In today’s Boston Sunday Globe, in the front page of their Address section, has a feature story about how climate change worries have ‘taken a back seat’ in terms of Boston’s sizzling real estate market. People are buying up Beantown properties (including those along the shoreline) despite the well-documented sea-level effects expected for Boston in the longer term.
The article says that if you are out looking for real estate this weekend (a very nice spring weekend in Boston, as it turns out) climate change “may sound like a tinny alarm bell from a distant, dystopian future”. But real estate investments are not “for the moment”, they are for the long-haul.
Nela Richardson, chief economist at the real estate brokerage Redfin, agrees that buyers just aren’t reacting to climate change. “What we see, especially in the Boston area, is a lot of those coastal properties are high-end real estate, and they sell at a premium,” she said. “I think the psychology is, It’s too far away for me to worry about it.”
Or, is there something else at play here? Massachusetts actually has some very good science and planning around climate change and perhaps, just perhaps, people are putting their faith in actions by the city and the Commonwealth’s Governor Charlie Baker. Planners are actually considering a huge sea wall from the community of Hull to Deer Island. See figure below, from the Boston Globe in February. Imagine the project management opportunities for that program!
But let’s get back to the issue. There are resources available to help with decisions – if you want to take the long term into account. One of the most interesting is the tool from Sasaki that lets you see the effects of sea level rise – plus the effect of storms, in four scenarios. To me, what was interesting was that Boston’s Logan Airport is actually underwater in the most extreme of the four scenarios. But even in the less extreme situations, many properties (of high commercial value) are at risk. See the figure below, generated from this interactive map.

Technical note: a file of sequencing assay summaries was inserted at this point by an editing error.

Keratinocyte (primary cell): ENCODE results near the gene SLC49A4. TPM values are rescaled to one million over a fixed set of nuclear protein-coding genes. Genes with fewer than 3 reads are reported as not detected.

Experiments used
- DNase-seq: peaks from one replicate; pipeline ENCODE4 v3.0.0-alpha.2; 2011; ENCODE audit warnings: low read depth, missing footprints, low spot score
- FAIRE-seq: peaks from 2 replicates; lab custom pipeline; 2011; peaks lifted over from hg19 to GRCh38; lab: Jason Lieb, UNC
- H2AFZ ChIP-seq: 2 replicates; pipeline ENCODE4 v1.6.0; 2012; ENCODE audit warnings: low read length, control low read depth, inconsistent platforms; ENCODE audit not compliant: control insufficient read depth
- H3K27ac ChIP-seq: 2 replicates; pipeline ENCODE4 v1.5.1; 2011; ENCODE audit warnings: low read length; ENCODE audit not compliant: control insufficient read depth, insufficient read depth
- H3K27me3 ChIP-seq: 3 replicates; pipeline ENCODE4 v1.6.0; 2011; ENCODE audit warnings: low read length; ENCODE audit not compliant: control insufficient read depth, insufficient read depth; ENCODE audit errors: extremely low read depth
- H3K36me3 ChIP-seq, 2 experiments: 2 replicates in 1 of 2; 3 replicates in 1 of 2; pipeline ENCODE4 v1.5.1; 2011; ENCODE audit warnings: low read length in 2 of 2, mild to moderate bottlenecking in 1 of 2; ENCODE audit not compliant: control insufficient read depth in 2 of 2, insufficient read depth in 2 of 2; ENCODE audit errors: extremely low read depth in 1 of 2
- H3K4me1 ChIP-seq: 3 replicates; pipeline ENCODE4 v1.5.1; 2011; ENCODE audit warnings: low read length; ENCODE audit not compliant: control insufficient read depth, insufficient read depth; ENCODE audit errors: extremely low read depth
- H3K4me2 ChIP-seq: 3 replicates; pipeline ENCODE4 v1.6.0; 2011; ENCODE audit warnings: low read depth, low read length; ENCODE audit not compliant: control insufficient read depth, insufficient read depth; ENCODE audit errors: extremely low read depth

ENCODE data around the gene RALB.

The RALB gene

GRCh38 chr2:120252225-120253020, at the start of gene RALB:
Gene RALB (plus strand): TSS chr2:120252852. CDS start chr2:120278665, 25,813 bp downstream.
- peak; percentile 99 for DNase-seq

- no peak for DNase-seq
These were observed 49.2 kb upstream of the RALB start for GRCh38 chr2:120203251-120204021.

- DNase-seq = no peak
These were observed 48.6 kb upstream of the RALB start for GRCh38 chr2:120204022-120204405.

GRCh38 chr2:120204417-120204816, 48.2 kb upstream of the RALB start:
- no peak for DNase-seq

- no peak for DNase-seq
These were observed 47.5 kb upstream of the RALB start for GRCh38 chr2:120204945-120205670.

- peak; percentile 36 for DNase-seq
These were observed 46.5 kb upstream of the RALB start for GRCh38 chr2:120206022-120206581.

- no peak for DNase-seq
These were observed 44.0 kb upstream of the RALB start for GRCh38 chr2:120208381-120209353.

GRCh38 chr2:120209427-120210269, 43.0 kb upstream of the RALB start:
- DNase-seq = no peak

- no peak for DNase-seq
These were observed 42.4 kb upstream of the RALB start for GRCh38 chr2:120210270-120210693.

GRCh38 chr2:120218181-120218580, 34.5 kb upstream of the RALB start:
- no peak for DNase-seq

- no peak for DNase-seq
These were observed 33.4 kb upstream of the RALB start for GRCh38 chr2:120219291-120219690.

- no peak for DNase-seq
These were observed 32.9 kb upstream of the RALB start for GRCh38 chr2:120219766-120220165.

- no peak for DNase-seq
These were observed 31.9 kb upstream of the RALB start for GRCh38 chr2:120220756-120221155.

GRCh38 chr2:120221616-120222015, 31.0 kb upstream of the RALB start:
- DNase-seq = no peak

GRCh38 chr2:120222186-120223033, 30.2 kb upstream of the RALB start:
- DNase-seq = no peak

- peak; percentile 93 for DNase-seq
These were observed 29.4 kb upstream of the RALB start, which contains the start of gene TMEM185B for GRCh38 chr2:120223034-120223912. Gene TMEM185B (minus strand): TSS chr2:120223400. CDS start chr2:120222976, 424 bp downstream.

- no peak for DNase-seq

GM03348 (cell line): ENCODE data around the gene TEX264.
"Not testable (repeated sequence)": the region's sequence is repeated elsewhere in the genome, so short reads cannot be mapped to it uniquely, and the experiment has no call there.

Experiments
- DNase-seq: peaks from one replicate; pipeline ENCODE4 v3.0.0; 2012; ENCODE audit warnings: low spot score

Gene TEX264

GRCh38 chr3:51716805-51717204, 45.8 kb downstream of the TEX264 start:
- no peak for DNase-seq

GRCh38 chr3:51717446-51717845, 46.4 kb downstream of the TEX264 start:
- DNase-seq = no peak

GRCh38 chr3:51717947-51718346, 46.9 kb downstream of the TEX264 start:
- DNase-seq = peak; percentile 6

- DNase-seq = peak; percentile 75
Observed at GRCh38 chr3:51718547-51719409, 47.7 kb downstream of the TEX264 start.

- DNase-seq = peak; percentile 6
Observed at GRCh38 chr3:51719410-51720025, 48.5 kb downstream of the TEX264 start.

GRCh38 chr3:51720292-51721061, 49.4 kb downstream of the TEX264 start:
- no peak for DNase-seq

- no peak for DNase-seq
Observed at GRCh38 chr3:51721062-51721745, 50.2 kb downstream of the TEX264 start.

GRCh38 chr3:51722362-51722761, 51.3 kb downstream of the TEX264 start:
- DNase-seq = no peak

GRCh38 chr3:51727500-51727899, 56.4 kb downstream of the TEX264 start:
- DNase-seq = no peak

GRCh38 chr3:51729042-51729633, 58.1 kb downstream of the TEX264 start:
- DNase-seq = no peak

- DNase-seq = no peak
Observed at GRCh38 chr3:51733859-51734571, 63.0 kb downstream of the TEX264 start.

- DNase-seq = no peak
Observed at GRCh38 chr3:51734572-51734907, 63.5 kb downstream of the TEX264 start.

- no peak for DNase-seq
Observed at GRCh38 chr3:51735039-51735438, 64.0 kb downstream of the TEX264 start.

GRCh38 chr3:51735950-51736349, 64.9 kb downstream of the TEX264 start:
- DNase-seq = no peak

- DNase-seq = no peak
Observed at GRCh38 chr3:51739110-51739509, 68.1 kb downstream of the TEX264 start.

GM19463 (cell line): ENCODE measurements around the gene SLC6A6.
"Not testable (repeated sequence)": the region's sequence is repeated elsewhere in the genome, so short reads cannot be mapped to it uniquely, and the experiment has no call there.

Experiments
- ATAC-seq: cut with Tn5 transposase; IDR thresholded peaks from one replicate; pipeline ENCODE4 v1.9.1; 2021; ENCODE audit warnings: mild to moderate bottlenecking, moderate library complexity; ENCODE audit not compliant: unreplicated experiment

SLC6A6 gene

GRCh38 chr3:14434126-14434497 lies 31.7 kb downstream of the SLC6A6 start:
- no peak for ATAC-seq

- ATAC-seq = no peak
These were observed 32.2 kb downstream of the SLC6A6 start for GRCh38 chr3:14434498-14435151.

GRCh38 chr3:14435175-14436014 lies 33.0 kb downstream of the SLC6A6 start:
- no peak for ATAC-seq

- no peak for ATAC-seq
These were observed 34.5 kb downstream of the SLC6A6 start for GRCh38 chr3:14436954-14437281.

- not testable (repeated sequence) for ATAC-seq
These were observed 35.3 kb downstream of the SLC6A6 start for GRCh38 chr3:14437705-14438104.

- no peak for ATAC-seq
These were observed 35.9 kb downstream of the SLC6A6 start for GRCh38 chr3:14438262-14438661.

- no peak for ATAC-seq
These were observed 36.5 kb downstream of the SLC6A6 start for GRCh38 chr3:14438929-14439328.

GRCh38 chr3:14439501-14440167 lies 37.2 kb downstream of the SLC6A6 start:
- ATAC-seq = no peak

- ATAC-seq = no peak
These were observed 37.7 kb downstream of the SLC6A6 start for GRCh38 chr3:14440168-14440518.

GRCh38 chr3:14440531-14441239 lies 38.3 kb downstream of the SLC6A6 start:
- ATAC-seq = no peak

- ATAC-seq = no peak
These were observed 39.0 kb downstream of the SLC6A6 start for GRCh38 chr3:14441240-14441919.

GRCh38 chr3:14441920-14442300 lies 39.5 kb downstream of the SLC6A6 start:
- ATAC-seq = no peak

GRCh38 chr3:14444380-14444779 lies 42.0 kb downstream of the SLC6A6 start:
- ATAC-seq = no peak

What are the take-aways for project managers, regardless of whether you say “Car” or “Cah”? After all, the sea is not rising only in Boston, Massachusetts, USA.
The take-away - just this:
Your project – like a home purchase – is more than just a “purchase and sale” agreement. It “lives” longer than the date at which the project is handed over to the client. The effects – economic, social, and ecological – continue past that date when you move on to another project.
You should be looking at the equivalent of the Sasaki maps which you make project decisions.
In this case, you don’t want to literally be part of the “wave of the future”.